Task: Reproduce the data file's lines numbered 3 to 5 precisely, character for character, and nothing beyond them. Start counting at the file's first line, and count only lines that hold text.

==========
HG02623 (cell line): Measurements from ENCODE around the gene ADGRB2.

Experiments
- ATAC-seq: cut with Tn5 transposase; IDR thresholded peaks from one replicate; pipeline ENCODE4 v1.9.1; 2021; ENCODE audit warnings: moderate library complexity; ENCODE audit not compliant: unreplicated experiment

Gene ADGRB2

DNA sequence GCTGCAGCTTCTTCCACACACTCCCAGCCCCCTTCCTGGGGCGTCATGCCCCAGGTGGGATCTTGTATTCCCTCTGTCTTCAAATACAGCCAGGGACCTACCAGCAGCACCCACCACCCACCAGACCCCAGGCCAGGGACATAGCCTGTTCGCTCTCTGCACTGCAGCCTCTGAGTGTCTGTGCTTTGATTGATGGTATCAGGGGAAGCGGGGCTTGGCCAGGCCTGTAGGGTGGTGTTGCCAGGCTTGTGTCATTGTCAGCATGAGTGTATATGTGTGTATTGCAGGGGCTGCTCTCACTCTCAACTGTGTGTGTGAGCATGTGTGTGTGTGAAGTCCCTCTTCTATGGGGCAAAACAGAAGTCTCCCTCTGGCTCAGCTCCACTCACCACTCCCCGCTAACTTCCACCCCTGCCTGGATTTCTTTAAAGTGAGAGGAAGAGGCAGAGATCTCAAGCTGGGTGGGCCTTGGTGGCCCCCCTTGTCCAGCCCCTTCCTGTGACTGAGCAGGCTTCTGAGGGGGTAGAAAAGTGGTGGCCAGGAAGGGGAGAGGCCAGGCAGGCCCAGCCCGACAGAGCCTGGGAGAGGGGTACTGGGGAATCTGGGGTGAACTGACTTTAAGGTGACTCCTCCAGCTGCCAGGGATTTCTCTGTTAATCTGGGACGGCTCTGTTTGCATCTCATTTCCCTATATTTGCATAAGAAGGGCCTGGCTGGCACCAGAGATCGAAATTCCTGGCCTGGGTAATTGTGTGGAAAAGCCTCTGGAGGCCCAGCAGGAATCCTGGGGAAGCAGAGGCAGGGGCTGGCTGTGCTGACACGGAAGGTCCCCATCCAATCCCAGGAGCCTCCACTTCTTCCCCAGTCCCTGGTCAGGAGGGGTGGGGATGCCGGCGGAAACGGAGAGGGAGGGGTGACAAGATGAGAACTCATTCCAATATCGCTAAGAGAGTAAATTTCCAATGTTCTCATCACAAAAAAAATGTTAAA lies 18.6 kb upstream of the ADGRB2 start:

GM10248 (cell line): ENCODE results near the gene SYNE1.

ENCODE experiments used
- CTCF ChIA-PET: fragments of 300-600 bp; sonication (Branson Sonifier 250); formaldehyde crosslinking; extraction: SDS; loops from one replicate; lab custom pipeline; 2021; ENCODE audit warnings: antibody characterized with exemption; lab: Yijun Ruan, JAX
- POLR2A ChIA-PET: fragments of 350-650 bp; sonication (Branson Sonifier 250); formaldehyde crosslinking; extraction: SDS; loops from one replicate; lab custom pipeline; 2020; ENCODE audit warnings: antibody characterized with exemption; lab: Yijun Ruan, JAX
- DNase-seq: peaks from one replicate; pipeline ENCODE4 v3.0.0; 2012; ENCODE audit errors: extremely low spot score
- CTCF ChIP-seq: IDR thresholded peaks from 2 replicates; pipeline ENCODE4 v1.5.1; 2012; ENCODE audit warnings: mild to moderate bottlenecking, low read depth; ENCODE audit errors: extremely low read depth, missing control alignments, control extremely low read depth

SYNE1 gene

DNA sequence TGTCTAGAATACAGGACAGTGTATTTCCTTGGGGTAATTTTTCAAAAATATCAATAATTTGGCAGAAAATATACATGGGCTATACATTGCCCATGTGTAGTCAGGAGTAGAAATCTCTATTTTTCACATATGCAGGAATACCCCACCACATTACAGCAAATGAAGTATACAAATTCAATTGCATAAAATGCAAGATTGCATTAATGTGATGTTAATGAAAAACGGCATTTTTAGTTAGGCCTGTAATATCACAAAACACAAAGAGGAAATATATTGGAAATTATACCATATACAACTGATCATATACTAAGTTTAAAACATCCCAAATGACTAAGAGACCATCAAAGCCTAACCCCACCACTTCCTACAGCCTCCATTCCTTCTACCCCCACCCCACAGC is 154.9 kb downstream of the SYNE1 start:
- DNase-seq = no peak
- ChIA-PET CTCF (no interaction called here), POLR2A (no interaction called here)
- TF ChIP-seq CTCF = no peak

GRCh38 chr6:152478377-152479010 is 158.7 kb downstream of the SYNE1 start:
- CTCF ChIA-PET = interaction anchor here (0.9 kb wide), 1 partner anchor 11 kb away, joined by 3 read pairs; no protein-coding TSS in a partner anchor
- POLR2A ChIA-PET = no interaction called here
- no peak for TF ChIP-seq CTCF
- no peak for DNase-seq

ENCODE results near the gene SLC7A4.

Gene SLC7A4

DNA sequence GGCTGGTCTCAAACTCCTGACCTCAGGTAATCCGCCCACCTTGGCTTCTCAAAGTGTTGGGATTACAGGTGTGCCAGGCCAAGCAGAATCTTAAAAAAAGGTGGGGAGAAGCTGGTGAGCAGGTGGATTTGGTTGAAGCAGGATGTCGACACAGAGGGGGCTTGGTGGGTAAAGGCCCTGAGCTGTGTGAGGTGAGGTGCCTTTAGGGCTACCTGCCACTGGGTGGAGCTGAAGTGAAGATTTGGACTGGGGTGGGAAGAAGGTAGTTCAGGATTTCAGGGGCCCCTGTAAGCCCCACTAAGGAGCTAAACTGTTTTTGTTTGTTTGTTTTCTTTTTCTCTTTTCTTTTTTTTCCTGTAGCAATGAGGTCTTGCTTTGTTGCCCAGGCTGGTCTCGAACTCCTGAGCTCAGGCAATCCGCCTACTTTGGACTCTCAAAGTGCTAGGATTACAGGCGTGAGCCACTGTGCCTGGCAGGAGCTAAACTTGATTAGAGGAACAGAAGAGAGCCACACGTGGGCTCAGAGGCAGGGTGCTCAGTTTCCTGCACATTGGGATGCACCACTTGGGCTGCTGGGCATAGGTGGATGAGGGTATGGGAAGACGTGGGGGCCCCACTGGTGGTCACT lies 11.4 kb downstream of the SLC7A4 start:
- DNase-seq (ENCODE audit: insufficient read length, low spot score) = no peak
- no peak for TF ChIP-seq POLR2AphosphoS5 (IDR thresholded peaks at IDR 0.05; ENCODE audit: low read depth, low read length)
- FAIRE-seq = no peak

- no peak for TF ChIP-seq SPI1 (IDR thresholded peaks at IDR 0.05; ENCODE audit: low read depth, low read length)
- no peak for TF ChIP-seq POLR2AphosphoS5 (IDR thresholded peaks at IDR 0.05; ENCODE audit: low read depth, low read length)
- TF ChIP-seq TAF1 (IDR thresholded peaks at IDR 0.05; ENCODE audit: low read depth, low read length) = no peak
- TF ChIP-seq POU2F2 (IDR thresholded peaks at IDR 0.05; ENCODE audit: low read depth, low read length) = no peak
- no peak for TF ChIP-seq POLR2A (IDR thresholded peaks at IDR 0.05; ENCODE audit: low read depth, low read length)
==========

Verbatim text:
- ATAC-seq: cut with Tn5 transposase; IDR thresholded peaks from one replicate; pipeline ENCODE4 v1.9.1; 2021; ENCODE audit warnings: moderate library complexity; ENCODE audit not compliant: unreplicated experiment

Gene ADGRB2

DNA sequence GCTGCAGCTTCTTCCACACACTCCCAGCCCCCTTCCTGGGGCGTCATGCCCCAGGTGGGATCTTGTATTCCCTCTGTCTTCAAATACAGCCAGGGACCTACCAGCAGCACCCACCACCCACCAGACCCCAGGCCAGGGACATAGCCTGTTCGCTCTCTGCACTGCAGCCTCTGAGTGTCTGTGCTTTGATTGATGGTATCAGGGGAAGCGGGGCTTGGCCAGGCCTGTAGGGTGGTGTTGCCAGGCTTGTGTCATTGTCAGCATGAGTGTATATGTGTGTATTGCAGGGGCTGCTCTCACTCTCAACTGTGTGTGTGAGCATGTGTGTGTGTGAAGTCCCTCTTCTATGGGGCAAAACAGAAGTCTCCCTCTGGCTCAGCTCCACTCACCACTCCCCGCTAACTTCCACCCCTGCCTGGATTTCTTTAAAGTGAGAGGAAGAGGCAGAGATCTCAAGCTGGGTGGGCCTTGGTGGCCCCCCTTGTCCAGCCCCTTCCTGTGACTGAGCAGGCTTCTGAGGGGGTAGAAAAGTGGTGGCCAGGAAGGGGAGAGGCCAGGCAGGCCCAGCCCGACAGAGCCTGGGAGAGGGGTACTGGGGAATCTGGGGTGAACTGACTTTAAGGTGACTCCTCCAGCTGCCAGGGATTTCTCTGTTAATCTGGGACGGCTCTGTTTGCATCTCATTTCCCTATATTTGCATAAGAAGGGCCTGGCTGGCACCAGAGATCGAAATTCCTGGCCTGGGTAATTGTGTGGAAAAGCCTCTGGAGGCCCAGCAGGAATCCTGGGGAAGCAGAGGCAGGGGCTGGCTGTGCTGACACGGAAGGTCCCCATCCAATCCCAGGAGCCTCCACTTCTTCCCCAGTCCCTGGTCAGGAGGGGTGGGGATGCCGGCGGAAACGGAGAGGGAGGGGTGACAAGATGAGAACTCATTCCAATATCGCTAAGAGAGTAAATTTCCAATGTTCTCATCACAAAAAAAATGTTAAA lies 18.6 kb upstream of the ADGRB2 start: